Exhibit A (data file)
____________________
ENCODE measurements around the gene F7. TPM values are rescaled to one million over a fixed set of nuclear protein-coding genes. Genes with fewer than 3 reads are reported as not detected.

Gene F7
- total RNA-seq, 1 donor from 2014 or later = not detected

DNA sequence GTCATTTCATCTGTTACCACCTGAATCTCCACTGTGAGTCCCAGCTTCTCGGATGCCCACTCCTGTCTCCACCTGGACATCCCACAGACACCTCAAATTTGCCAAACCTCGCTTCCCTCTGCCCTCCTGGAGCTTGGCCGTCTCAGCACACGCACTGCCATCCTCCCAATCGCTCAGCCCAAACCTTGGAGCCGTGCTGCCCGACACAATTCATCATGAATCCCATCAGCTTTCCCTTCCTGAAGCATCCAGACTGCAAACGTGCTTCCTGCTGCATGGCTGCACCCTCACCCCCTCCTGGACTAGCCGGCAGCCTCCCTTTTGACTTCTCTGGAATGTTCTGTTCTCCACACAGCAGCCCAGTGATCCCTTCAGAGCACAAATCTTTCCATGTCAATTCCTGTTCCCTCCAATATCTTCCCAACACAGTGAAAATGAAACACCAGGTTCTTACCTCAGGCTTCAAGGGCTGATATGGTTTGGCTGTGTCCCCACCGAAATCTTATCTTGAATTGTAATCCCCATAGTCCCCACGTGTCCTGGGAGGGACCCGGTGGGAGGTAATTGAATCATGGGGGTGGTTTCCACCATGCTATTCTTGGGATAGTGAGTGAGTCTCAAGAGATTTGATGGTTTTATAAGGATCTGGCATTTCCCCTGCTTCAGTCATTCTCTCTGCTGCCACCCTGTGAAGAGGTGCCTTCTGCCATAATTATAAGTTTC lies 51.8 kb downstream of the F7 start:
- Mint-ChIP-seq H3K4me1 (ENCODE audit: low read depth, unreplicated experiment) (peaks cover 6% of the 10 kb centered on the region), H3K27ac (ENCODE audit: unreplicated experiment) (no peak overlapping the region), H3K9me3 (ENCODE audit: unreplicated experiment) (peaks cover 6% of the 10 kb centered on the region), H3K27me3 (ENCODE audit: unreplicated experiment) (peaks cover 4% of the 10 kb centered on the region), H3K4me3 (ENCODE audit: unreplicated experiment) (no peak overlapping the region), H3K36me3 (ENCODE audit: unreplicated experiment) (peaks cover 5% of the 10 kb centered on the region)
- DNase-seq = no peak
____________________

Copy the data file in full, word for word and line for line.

ENCODE measurements around the gene F7. TPM values are rescaled to one million over a fixed set of nuclear protein-coding genes. Genes with fewer than 3 reads are reported as not detected.

Gene F7
- total RNA-seq, 1 donor from 2014 or later = not detected

DNA sequence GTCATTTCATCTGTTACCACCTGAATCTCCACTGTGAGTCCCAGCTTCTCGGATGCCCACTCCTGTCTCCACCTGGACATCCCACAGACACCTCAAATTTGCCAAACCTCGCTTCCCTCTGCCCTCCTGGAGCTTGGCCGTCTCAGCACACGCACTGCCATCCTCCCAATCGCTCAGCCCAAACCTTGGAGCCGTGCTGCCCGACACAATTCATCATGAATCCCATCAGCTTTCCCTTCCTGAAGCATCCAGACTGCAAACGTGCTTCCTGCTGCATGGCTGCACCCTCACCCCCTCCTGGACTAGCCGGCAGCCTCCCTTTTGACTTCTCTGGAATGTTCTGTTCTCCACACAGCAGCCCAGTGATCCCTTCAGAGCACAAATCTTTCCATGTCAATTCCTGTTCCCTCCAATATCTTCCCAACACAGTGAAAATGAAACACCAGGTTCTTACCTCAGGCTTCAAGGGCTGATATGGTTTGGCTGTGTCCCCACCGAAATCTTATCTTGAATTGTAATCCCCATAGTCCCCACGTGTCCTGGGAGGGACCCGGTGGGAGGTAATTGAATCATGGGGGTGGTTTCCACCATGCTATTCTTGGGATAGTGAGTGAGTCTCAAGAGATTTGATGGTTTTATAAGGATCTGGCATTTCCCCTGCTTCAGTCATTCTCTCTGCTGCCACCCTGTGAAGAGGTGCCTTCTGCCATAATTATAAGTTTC lies 51.8 kb downstream of the F7 start:
- Mint-ChIP-seq H3K4me1 (ENCODE audit: low read depth, unreplicated experiment) (peaks cover 6% of the 10 kb centered on the region), H3K27ac (ENCODE audit: unreplicated experiment) (no peak overlapping the region), H3K9me3 (ENCODE audit: unreplicated experiment) (peaks cover 6% of the 10 kb centered on the region), H3K27me3 (ENCODE audit: unreplicated experiment) (peaks cover 4% of the 10 kb centered on the region), H3K4me3 (ENCODE audit: unreplicated experiment) (no peak overlapping the region), H3K36me3 (ENCODE audit: unreplicated experiment) (peaks cover 5% of the 10 kb centered on the region)
- DNase-seq = no peak